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how I am to make you reparation. Thou art a very honest fellow, replied the Lawyer, and wilt not think it unreasonable, that I expect one of thy oxen in return. It is no more than justice, quoth the Farmer, to be sure: But, what did I say?--I mistake. It is your bull that has killed one of Indeed! says the Lawyer; that alters the case: I must inquire into the affair; and if And IF! said the Farmer-the business, I find, would have been concluded without an IF, had you been as ready to do justice to others as to exact it from them.

my oxen.

X.-The sick Lion, the Fox, and the Wolf.

A LION, having surfeited himself with feasting too luxuriously, on the carcass of a wild boar, was seized with a violent and dangerous disorder. The beasts of the forest flocked, in great numbers, to pay their respects to him upon the occasion, and scarce one was absent except the Fox. The Wolf, an ill-natured and malicious beast, seized this opportunity to accuse the Fox of pride, ingratitude, and disaffection to his majesty. In the midst of this invective, -the Fox entered; who, having heard part of the Wolf's accusation, and observed the Lion's countenance to be kindled into wrath, thus adroitly excused himself, and retorted upon his accuser: I see many here, who, with mere lip service, have pretended to show you their loyalty; but, for my part, from the moment I heard of your majesty's illness, neglecting useless compliments, I employed myself, day and night, to inquire, among the most learned physicians, an infallible remedy for your disease; and have, at length, happily been informed of one. It is a plaster made of part of a'wolf's skin, taken warm from his back, and laid to your majesty's stomach. This remedy was no sooner proposed, than it was determined that the experiment should be tried; and whilst the operation was performing, the Fox, with a sarcastic smile, whispered this useful maxim in the Wolf's ear: If you would be safe from harm yourself, learn for the future, not to meditate mischief against others.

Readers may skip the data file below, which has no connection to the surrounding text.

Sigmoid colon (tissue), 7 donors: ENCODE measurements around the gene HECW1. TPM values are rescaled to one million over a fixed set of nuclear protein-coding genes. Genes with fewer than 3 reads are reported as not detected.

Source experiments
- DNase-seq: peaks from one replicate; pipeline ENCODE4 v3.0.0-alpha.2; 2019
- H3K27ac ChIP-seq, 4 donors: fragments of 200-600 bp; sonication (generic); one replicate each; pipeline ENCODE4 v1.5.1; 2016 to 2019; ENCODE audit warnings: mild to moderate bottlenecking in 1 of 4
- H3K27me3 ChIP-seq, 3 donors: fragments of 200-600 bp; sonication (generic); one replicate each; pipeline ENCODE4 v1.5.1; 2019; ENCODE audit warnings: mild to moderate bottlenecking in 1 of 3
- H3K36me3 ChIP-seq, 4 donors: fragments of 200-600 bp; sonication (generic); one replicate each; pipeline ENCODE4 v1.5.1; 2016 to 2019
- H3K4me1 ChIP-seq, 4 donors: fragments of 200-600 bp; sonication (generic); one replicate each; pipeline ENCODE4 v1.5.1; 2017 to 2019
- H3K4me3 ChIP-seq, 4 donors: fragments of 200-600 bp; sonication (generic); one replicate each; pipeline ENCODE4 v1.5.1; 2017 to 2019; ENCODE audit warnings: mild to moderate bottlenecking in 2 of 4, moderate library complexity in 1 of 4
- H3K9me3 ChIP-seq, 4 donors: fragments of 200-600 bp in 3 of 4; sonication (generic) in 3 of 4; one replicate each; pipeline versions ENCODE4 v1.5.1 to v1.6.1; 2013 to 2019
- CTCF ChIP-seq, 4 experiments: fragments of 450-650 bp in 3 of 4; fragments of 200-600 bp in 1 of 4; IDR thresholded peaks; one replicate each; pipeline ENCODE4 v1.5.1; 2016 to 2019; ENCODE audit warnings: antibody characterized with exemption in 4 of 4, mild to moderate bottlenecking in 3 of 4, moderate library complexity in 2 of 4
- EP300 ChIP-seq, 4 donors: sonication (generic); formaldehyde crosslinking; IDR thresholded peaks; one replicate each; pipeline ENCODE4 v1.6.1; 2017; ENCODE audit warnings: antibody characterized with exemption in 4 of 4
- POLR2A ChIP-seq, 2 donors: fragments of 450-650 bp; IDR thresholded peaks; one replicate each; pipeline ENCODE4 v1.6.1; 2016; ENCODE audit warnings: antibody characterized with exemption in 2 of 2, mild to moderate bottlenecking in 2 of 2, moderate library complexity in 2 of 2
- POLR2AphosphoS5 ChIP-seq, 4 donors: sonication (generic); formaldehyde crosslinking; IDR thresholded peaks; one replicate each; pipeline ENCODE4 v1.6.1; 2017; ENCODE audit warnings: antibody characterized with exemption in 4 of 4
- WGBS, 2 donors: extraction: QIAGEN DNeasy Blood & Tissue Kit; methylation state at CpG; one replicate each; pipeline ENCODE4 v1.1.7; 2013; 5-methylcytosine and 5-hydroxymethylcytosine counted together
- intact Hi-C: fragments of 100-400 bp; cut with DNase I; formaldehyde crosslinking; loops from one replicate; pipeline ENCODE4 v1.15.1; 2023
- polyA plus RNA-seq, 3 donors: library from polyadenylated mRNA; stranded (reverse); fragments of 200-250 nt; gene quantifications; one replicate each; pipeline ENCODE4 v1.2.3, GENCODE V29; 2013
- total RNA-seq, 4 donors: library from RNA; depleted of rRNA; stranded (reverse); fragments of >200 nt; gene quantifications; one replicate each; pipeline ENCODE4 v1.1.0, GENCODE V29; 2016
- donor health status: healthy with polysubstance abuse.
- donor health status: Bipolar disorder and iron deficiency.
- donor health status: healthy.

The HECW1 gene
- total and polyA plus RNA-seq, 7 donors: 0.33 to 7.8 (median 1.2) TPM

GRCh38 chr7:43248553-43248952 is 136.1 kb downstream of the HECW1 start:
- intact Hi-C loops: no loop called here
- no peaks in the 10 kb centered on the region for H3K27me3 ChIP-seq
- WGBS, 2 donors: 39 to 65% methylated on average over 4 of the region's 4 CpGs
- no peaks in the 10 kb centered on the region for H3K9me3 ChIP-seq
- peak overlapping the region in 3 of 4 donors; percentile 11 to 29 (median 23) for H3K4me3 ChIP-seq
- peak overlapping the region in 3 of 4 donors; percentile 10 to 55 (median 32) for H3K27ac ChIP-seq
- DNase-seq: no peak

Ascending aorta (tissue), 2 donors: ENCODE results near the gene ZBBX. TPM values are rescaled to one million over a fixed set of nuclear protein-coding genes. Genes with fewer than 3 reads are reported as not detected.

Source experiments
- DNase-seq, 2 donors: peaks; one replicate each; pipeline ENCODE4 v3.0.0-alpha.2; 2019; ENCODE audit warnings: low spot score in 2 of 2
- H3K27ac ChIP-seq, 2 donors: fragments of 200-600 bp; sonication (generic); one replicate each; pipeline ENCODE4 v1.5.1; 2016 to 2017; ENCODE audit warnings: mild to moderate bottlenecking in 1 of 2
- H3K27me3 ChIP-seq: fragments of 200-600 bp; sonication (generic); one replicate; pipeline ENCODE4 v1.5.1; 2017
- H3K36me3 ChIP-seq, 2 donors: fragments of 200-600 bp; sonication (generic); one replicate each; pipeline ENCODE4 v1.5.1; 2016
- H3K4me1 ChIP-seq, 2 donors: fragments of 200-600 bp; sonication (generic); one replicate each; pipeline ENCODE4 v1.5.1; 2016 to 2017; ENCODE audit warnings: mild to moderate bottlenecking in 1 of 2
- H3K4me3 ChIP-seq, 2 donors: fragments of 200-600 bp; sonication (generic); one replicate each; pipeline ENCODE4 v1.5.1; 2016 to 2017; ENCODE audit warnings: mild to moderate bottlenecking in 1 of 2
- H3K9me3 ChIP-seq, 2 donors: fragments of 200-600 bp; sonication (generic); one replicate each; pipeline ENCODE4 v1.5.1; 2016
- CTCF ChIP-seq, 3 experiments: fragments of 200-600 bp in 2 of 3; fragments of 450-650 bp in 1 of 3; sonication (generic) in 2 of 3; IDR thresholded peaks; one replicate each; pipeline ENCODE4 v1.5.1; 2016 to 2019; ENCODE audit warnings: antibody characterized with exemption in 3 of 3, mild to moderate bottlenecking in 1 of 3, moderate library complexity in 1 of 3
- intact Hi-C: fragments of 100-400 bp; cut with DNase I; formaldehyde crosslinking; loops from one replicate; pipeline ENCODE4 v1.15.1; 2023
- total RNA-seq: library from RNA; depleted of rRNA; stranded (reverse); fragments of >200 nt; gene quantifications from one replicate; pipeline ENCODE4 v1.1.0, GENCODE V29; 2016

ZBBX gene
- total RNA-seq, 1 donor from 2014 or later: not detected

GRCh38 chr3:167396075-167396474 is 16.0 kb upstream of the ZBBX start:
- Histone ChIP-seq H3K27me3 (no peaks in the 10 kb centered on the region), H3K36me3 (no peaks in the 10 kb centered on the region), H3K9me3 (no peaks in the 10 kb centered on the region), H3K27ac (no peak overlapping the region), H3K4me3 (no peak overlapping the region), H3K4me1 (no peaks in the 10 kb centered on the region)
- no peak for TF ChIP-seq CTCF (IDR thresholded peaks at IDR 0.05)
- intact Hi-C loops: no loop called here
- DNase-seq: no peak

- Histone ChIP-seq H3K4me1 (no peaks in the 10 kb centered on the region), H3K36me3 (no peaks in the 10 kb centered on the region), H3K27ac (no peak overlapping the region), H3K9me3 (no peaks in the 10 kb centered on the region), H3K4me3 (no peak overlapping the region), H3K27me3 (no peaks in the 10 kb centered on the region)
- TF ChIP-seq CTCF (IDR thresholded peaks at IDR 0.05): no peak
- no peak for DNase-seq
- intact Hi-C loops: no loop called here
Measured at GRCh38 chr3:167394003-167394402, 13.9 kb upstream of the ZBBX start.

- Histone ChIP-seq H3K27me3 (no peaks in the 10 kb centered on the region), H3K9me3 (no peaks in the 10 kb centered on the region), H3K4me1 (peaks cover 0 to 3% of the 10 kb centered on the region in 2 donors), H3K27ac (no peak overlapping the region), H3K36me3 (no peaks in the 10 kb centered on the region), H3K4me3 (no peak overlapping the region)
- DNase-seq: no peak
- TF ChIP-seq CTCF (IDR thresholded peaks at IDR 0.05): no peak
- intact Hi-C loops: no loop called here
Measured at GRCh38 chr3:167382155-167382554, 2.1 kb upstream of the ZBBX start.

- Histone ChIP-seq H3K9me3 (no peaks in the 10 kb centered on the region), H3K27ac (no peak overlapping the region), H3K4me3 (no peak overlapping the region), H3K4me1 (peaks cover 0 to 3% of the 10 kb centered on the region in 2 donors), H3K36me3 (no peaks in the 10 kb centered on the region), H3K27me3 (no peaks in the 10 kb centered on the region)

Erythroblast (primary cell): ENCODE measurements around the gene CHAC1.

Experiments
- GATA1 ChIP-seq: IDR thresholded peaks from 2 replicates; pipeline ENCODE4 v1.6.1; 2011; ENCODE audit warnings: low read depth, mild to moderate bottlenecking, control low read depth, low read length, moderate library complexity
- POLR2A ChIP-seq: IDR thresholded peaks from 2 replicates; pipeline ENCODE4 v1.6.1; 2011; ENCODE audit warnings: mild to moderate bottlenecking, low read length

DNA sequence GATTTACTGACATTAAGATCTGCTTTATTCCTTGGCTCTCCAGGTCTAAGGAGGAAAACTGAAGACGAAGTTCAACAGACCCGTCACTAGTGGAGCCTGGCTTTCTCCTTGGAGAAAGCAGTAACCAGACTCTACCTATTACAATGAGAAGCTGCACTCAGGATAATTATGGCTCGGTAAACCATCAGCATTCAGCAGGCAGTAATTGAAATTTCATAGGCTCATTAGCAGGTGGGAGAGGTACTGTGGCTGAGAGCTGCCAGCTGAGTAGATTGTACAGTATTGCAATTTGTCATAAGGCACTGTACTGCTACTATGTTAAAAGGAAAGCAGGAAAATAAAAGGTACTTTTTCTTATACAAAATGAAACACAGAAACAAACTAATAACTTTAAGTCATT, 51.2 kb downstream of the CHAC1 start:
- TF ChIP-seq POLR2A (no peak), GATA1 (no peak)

XI.-Dishonesty punished.

A USURER, having lost a hundred pounds in a bag, promised a reward of ten pounds to the person who should restore it. A man, having brought it to him, demanded the reward. The usurer, loath to give the reward, now that he had got the bag, alleged, after the bag was opened, that

is of little estimation; and deformity, when associated with amiable dispositions and useful qualities, does not preclude our respect and approbation.

XV.-Remarkable Instance of Friendship.